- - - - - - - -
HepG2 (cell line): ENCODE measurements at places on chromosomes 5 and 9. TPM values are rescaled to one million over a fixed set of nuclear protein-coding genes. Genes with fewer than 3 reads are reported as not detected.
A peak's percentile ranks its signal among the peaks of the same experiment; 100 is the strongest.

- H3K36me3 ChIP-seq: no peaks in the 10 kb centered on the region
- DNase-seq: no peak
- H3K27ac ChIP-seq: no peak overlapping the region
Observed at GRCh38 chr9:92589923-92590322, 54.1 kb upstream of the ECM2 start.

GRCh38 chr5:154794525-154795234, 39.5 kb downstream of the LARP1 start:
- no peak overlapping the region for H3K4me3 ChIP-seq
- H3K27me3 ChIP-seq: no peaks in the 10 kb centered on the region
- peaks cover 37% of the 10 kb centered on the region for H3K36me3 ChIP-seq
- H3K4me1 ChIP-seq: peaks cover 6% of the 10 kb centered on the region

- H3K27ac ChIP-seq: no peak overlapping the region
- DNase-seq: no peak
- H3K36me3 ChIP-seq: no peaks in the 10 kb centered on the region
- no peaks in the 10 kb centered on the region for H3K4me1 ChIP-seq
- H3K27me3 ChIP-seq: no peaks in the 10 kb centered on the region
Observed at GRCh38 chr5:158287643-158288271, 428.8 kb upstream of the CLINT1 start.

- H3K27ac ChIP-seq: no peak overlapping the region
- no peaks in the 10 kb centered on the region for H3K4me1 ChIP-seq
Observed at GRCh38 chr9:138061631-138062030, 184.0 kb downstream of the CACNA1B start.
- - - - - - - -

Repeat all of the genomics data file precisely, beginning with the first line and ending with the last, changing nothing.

HepG2 (cell line): ENCODE measurements at places on chromosomes 5 and 9. TPM values are rescaled to one million over a fixed set of nuclear protein-coding genes. Genes with fewer than 3 reads are reported as not detected.
A peak's percentile ranks its signal among the peaks of the same experiment; 100 is the strongest.

- H3K36me3 ChIP-seq: no peaks in the 10 kb centered on the region
- DNase-seq: no peak
- H3K27ac ChIP-seq: no peak overlapping the region
Observed at GRCh38 chr9:92589923-92590322, 54.1 kb upstream of the ECM2 start.

GRCh38 chr5:154794525-154795234, 39.5 kb downstream of the LARP1 start:
- no peak overlapping the region for H3K4me3 ChIP-seq
- H3K27me3 ChIP-seq: no peaks in the 10 kb centered on the region
- peaks cover 37% of the 10 kb centered on the region for H3K36me3 ChIP-seq
- H3K4me1 ChIP-seq: peaks cover 6% of the 10 kb centered on the region

- H3K27ac ChIP-seq: no peak overlapping the region
- DNase-seq: no peak
- H3K36me3 ChIP-seq: no peaks in the 10 kb centered on the region
- no peaks in the 10 kb centered on the region for H3K4me1 ChIP-seq
- H3K27me3 ChIP-seq: no peaks in the 10 kb centered on the region
Observed at GRCh38 chr5:158287643-158288271, 428.8 kb upstream of the CLINT1 start.

- H3K27ac ChIP-seq: no peak overlapping the region
- no peaks in the 10 kb centered on the region for H3K4me1 ChIP-seq
Observed at GRCh38 chr9:138061631-138062030, 184.0 kb downstream of the CACNA1B start.